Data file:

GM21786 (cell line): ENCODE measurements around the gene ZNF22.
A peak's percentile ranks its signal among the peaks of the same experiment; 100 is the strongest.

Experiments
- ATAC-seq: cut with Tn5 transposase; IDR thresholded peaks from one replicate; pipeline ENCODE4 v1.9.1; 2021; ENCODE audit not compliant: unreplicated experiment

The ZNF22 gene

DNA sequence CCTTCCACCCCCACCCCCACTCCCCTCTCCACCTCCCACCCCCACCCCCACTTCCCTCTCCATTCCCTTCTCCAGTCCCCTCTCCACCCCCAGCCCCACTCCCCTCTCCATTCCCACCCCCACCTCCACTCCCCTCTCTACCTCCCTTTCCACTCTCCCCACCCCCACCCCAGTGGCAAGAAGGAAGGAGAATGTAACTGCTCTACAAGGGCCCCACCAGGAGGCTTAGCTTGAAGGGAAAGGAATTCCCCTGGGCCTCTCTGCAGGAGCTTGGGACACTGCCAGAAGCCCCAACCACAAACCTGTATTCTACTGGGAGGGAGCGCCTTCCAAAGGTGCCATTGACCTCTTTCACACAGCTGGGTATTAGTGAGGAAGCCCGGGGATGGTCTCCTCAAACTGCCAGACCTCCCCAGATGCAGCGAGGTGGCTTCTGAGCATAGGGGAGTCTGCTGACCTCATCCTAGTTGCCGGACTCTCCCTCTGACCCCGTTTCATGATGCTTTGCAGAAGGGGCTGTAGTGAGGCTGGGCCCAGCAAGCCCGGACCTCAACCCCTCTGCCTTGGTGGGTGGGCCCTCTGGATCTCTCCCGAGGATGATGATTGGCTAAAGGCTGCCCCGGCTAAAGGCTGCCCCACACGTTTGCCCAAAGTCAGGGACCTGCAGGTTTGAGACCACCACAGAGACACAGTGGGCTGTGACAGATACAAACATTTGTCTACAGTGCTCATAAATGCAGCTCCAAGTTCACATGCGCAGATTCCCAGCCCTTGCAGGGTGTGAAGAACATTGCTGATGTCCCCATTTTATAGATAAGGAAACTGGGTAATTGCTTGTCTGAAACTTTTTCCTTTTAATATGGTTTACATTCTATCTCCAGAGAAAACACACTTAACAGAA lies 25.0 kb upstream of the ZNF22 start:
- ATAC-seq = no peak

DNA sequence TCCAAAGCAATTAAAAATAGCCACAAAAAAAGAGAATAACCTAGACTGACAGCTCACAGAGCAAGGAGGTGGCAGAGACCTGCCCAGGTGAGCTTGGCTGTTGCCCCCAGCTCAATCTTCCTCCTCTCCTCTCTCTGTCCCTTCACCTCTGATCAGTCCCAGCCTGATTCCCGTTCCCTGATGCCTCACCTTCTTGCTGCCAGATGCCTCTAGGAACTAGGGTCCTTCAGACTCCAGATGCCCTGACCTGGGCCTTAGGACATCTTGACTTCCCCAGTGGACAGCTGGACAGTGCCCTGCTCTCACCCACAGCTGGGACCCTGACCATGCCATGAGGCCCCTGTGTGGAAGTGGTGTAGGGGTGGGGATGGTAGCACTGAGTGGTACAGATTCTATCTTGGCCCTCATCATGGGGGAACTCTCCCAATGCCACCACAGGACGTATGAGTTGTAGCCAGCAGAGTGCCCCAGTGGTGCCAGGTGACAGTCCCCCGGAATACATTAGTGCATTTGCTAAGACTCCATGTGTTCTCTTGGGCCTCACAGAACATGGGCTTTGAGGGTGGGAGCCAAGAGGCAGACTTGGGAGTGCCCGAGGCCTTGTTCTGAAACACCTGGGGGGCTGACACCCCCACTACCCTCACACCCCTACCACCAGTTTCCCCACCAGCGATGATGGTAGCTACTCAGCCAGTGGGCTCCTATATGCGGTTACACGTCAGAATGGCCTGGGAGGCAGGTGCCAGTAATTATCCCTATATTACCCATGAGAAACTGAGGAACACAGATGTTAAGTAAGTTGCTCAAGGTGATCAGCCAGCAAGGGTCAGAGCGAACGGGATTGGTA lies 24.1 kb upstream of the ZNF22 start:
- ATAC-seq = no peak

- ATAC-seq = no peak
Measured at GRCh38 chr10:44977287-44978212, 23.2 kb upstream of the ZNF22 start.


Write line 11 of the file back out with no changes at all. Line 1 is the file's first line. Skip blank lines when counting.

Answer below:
Measured at GRCh38 chr10:44977287-44978212, 23.2 kb upstream of the ZNF22 start.